Australia’s Optus has announced that it is conducting trials of satellite voice technology as part of the federal government’s Alternative Voice Services Trial (AVST) programme. A pilot project will reportedly showcase three Optus Satellite services designed to provide high quality, reliable voice and data, with the operator claiming that, once deployed, these will offer Australians in rural and remote areas access to mobile services through satellites that are comparable in quality to that of traditional copper wires.
The Optus Satellite services being trialled are: ‘SatOffice Direct To Home Voice Over IP’, which provides a remote location with satellite data (IP) connectivity and access to Optus’ VoIP network, via a satellite dish, modem and a standard DECT handset; ‘Femto – 4G satellite backhaul’, which uses a femtocell with 4G satellite backhaul to provide mobile coverage up to 1km from an antenna typically placed on a homestead roof; and ‘SatOffice POP Wireless Access Loop for VoIP’, which uses VSAT and Wi-Fi repeaters to extend satellite connectivity out to other properties several kilometres away via point to point wireless links. All three solutions are being tested separately across rural locations in South Australia, New South Wales and Queensland, with Optus supplying all communication infrastructure, including satellite terminals and antennas, wireless equipment, handsfree handsets and mobile phones for the Femto Cell 4G site. The three technologies are being trialled until May 2022.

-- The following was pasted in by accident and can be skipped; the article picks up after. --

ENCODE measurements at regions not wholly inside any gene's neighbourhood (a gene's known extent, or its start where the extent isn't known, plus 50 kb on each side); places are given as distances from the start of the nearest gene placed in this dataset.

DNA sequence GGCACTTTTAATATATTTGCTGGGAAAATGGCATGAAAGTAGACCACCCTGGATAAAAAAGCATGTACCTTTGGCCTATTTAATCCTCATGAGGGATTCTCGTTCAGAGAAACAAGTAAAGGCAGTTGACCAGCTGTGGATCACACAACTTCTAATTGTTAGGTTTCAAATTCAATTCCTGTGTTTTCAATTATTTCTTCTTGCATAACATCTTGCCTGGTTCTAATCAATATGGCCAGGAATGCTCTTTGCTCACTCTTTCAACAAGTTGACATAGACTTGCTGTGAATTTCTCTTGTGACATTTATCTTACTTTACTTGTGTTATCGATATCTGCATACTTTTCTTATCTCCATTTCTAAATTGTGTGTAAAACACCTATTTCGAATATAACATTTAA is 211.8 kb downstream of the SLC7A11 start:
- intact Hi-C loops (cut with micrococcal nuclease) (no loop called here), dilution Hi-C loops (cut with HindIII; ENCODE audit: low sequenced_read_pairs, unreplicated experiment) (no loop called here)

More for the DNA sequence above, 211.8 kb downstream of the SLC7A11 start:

Ben White, Optus Managing Director, Wholesale, Satellite and Strategy, said of the matter: ‘As a pioneer in satellite solutions and a leading regional communications provider for Australia, Optus is delighted to work with the Federal Government to trial innovative options across our world class network … Through Optus’ unique combination of satellite and mobile infrastructure, we are able to remove the tyranny of distance when connecting customers with life-changing technology across regional Australia.’